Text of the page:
Onkyo TX-SR507 Stuck in Standby


The typical Onkyo (well most amplifiers) fault. The amplifier switches into standby or protect mode after a couple of seconds.

Amplifiers switching into standby or protect is usually caused by something triggering the protection circuits. More often than not something in the main amplifier output stage has failed such as a power transistor going short which puts DC from the power supply rails onto the speaker output.

If you have either a positive or negative DC voltage on the outer ends of the big white three pin resistors (often 2 x 0.47 ohms) by the power transistors the protection circuit will be triggered. You should measure it with the volume control turned right down and no source selected.

Typically you get get a voltage on the resistor if one of the power transistors has failed. Be aware that the preceding transistor(s) and components might have also failed.

In this instance three transistors had failed on the centre channel, one of which is one of the main output transistors. Presumably one failed and took the other two with it.

There are a lot of boards in these amps, but it’s possible to get all the main boards out without taking everything apart which saves you breaking connectors and refitting cables.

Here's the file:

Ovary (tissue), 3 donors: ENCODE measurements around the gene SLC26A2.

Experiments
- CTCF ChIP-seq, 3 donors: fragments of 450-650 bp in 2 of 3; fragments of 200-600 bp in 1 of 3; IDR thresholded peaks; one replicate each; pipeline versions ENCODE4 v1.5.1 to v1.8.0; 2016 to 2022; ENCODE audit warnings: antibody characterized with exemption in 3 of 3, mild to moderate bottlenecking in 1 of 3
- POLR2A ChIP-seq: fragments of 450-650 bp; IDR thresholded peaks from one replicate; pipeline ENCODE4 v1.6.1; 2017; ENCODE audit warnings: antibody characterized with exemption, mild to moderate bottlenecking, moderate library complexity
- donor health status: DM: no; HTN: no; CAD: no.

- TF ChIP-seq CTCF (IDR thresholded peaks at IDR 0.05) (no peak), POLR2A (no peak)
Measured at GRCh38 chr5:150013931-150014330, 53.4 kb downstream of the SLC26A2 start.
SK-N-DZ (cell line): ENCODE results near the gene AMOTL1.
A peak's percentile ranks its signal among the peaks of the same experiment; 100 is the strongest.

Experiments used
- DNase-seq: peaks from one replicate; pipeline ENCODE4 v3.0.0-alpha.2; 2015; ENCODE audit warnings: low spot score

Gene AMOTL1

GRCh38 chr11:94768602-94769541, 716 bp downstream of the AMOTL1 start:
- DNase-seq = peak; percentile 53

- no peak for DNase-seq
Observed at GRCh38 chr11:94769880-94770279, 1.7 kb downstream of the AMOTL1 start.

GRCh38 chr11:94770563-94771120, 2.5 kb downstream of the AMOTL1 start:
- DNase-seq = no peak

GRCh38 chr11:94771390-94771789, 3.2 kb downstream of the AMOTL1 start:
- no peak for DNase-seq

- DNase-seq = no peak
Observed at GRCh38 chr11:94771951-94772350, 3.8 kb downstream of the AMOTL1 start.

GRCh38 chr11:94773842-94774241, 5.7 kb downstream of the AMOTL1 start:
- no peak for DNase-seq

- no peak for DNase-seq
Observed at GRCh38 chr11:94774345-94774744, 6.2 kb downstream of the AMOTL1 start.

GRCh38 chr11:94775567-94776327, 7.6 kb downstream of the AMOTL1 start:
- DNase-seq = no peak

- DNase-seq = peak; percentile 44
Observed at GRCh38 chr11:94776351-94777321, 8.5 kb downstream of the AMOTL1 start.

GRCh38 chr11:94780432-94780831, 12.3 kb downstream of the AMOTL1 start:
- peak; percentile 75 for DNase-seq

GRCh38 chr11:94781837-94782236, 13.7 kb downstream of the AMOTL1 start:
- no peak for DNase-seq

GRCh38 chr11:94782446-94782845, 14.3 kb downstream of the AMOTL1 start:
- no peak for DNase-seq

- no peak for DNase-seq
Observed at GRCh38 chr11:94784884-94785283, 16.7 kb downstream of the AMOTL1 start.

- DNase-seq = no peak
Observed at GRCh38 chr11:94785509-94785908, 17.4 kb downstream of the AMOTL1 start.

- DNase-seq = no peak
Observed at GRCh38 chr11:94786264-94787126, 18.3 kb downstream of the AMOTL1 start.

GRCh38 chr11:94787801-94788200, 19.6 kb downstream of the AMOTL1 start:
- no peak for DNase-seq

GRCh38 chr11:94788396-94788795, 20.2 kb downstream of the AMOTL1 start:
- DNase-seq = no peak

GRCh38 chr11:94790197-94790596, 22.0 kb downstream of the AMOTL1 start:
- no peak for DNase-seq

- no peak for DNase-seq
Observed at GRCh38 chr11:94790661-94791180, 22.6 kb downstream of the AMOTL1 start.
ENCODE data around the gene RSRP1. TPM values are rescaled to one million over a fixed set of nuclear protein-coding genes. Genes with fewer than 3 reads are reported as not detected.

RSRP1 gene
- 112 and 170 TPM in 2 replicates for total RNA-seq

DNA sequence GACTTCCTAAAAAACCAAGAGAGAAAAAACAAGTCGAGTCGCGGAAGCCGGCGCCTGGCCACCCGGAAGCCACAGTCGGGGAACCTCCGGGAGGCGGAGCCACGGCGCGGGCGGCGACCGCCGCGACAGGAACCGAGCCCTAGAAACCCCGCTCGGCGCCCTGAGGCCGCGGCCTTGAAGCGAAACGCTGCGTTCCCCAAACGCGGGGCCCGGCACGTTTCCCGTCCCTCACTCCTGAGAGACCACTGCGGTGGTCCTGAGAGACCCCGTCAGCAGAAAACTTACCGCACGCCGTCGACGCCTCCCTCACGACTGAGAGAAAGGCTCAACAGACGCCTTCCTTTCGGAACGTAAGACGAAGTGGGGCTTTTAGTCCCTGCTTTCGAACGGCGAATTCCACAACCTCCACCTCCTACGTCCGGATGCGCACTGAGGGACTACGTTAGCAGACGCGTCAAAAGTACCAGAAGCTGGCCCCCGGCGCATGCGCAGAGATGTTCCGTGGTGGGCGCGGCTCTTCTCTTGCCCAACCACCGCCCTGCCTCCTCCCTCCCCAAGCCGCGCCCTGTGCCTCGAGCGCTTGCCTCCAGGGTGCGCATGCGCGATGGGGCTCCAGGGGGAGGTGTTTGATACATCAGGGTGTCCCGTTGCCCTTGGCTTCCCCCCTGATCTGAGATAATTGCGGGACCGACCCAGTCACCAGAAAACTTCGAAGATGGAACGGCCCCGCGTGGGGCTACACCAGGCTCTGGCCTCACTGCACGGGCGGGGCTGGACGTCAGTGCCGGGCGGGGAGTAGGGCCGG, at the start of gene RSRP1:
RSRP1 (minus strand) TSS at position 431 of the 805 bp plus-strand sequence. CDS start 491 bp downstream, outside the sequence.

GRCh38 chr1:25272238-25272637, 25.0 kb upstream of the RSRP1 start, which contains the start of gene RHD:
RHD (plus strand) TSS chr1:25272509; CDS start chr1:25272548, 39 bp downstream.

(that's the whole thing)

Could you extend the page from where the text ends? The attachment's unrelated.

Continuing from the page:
The back panel needs to be fitted as it links the 0v connection to different boards so repairing these receivers can be time consuming.


Before fitting the new parts I checked all the other transistors on the centre channel that drive the main output ones.

On power up it promptly destroyed both the centre channel output transistors where only one had failed before!

These are complex amplifiers and high voltages and currents are at play so I’m not entirely surprised it failed again. There’s also a lot of fake power transistors on the Internet and I might have fitted a fake.

This would be a good excuse to fit a modern TDA7293 based 100w amplifier board as shown below in place of the failed channel.

Home theater amplifiers have at least 5 individual power amplifiers in them and a failure in any of them will shut the amplifier down. A lot of the transistors in older units are obsolete making them difficult to source although most transistors have modern day equivalents.

These TDA7293 boards cost about £5. The three failed transistors in the Onkyo  cost more than double that.

TDA7293 circuit board

Obviously fitting it into an existing design isn’t that simple as the power supplies in big amplifiers are often in excess of what the TDA7293 can handle plus you have to attach it to the existing heatsink with an insulating pad as the metal tab is connected to -VCC the heatsink in the amplifier is connected to 0v.

A bit of work, but cheaper than buying a new receiver.

If you know nothing about electronics don’t attempt a repair. These have high voltage and high current power supplies in them that could do a lot of damage or give you a nasty shock.